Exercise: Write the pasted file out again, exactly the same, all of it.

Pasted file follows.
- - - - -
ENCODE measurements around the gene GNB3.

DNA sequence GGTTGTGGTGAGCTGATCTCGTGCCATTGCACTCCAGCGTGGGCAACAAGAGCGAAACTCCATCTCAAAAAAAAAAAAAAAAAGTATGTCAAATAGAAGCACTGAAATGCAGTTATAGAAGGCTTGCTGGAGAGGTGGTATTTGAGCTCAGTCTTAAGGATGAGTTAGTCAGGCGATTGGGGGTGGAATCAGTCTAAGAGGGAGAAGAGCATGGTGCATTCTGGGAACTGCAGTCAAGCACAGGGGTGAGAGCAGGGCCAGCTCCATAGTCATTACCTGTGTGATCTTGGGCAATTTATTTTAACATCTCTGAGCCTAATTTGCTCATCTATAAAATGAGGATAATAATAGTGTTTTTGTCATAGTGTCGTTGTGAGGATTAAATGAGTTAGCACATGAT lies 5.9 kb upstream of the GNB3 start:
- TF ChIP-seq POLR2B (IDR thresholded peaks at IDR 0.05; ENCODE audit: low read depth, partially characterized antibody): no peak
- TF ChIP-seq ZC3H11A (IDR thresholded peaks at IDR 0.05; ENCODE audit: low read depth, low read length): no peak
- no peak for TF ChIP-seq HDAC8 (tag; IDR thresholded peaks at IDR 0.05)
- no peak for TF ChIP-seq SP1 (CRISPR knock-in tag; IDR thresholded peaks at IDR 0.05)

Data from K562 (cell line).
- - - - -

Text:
ENCODE measurements around the gene GNB3.

DNA sequence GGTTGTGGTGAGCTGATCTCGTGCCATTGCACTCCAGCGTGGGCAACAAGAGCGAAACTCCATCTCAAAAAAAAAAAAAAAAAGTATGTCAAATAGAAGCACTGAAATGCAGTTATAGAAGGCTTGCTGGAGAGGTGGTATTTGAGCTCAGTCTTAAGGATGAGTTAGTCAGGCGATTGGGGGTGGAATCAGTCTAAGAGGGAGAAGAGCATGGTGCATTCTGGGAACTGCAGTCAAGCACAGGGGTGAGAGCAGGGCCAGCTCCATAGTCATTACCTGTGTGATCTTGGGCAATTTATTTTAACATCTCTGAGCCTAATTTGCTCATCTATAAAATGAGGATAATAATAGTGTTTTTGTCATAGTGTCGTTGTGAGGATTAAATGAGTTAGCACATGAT lies 5.9 kb upstream of the GNB3 start:
- TF ChIP-seq POLR2B (IDR thresholded peaks at IDR 0.05; ENCODE audit: low read depth, partially characterized antibody): no peak
- TF ChIP-seq ZC3H11A (IDR thresholded peaks at IDR 0.05; ENCODE audit: low read depth, low read length): no peak
- no peak for TF ChIP-seq HDAC8 (tag; IDR thresholded peaks at IDR 0.05)
- no peak for TF ChIP-seq SP1 (CRISPR knock-in tag; IDR thresholded peaks at IDR 0.05)

Data from K562 (cell line).